If The Washington Times crack investigative reporter Jerry Seper is correct there may be five Members of Congress who seriously are under investigation by the Justice Department concerning their relationship with lobbyist and confessed felon Jack Abramoff. Two of the five, by the way, are Democrats and one of those is Senate Minority Leader Harry M. Reid (D-NV). For all we know, there may be more. Some sources have told me that it surely is seven and other sources suggest the number may be as high as twenty.
Regardless of the number, the vast majority of Members of Congress, indeed the vast majority of Republicans, most likely are not involved in this scandal. Of course, Congress must tighten the lobbying rules. And surely no expense-paid trips not pre-approved by the House or Senate Ethics Committee should be taken. If such a rules change were to be adopted the private jets taking Members to a golf outing at some prestigious foreign location would be precluded. Fine and dandy. Tighten all you should. Just don’t try to make grassroots lobbying extremely difficult, as Senator John S. McCain, III (R-AZ) would do.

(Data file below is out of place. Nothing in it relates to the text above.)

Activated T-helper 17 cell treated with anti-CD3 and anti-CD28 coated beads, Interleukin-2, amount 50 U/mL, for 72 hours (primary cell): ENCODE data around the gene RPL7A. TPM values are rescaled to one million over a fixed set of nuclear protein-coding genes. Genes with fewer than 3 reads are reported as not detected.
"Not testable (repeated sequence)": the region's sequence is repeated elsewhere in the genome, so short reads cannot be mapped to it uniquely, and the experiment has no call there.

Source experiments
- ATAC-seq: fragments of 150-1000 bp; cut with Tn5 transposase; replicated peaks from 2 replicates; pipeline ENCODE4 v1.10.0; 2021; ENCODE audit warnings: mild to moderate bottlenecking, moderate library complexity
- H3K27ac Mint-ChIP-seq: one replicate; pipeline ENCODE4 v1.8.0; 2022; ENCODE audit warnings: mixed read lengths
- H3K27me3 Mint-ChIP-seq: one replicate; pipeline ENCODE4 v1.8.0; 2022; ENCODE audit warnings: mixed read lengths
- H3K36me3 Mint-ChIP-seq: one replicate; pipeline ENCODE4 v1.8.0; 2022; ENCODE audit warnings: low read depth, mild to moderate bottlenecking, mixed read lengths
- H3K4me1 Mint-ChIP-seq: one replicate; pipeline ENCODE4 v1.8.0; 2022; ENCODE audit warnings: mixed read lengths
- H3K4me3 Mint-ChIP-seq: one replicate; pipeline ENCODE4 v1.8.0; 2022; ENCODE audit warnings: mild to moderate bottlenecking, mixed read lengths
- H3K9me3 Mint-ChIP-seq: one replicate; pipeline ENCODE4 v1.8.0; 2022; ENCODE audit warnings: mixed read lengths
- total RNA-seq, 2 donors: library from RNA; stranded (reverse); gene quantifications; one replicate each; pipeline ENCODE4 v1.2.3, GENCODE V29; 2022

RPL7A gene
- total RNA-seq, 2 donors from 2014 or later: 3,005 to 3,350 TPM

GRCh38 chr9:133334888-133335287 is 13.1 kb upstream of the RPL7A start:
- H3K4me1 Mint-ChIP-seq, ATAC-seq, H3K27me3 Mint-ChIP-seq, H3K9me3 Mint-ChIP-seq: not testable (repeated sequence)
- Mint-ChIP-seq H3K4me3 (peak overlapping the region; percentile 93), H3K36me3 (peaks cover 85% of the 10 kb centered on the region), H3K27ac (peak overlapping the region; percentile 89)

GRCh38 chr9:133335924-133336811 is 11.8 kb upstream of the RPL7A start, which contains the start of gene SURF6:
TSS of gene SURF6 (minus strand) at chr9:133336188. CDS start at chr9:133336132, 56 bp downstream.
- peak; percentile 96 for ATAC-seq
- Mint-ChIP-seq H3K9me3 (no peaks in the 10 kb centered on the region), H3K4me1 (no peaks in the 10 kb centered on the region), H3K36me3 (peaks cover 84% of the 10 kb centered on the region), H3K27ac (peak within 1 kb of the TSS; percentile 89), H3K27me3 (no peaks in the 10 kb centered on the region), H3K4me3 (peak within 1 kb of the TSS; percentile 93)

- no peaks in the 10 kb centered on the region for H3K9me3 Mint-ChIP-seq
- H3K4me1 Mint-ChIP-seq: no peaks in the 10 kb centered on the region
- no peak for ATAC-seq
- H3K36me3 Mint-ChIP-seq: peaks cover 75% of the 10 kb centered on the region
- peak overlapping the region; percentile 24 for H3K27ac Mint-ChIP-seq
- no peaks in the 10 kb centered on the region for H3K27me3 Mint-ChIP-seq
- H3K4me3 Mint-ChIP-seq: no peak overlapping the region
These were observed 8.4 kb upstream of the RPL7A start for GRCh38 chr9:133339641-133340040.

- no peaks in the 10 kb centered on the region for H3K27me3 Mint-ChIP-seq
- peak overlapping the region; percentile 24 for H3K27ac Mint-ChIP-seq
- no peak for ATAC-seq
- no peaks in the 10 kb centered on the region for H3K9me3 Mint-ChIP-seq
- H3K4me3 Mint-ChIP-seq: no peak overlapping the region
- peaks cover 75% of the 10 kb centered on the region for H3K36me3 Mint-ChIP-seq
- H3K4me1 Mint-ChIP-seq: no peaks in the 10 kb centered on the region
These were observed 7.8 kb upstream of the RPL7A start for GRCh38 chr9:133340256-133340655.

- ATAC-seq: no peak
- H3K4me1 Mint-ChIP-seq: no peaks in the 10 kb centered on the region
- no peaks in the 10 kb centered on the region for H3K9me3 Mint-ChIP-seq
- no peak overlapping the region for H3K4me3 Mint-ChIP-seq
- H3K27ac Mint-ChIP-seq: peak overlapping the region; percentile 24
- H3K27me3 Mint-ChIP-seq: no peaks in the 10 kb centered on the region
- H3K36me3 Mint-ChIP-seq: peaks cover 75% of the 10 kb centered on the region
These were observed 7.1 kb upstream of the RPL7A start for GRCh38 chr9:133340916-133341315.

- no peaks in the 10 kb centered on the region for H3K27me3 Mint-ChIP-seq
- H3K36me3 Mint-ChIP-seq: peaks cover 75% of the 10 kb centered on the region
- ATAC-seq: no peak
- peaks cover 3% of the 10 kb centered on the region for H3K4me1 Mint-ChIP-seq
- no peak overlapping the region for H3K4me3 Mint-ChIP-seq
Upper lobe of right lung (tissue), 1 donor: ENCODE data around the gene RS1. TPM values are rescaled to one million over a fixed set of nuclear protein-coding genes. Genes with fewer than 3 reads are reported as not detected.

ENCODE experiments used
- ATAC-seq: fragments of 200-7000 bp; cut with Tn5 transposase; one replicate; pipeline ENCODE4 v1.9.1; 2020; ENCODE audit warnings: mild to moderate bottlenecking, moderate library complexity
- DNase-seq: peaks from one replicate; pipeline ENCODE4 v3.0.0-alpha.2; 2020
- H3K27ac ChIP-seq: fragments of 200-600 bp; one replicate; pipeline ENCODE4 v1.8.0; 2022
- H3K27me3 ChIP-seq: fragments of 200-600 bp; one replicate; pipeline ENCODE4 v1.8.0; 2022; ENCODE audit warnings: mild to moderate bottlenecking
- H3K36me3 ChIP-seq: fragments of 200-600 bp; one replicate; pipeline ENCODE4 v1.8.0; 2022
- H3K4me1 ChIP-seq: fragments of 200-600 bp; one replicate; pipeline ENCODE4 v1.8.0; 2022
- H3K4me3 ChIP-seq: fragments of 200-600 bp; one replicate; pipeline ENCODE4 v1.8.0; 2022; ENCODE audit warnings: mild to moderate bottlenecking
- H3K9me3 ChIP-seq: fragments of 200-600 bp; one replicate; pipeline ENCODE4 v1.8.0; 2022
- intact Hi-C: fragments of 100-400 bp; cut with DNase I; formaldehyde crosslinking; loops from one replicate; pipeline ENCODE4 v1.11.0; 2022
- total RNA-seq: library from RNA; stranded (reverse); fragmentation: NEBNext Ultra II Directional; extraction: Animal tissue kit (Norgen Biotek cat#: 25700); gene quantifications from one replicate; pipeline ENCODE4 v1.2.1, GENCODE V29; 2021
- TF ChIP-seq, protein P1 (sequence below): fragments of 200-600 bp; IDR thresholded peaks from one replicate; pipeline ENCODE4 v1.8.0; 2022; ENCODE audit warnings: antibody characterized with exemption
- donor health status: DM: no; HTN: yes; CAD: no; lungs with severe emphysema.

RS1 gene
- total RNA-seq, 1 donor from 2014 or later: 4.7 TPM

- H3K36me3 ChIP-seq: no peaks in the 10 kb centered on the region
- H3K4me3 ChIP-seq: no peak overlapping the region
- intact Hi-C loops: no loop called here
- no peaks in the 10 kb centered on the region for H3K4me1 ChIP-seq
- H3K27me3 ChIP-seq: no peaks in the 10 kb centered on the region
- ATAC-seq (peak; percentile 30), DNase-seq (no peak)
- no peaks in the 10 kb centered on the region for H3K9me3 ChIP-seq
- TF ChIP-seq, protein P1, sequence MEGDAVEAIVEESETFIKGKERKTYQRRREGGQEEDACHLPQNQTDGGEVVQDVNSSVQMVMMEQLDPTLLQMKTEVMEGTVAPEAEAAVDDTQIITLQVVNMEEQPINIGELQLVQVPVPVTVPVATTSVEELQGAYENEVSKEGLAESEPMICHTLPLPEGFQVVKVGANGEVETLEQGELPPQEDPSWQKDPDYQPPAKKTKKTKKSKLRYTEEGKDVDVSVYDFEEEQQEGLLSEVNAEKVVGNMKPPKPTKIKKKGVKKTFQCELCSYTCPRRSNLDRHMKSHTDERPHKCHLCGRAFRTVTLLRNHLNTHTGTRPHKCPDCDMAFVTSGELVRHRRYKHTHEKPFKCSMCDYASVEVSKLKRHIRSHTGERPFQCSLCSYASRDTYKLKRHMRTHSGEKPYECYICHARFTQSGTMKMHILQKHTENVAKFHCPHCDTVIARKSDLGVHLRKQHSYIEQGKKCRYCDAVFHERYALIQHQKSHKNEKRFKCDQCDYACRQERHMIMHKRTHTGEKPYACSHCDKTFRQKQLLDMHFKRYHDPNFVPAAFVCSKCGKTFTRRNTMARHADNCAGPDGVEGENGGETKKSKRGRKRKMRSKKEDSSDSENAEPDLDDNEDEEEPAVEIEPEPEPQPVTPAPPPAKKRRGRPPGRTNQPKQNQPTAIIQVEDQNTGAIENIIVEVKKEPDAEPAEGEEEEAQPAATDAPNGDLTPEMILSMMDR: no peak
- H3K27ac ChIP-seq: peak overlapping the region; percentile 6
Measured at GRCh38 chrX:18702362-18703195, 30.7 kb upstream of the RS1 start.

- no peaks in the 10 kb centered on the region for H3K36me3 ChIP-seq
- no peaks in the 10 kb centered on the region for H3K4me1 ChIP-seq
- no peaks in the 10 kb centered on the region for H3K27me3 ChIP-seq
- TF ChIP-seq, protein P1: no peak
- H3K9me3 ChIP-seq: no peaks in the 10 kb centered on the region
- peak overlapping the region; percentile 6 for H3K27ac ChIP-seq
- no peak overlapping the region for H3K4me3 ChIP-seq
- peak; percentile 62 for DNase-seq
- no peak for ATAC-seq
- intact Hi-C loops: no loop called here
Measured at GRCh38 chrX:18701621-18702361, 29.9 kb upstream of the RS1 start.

But if Congress preoccupies itself with nothing but lobbying reform for this shorter Second Session of the 109th Congress that which Members so fear - namely, that there would be an anti-incumbent revolt which would return Democrats to power - absolutely will come true.
On the other hand, if Congress would return to the people’s business and enact a conservative agenda there would be reason for voters to re-elect most Members of this Congress and to elect new Republican candidates to the open seats. On the other hand, if all the voters hear about is scandal, the image of scandal will dominate. Voters would have the impression that to restore honesty they had better dump their Congressman.
Consider what happened with the Senate Judiciary Committee confirmation hearings of Judge Samuel J. Alito, Jr. for Associate Justice of the United States Supreme Court. (If confirmed Judge Alito would become the 110th Justice since the founding of this nation.)
After the Harriet Miers debacle the President nominated the type of nominee we should have had in the first place. In the process, voters had the opportunity to observe a competent and conservative jurist and hear reasonable statements by Republicans on the Senate Judiciary Committee. Voters also saw a Republican Committee Chairman, Arlen Specter, of Pennsylvania, conduct the hearings with skill and objectivity.
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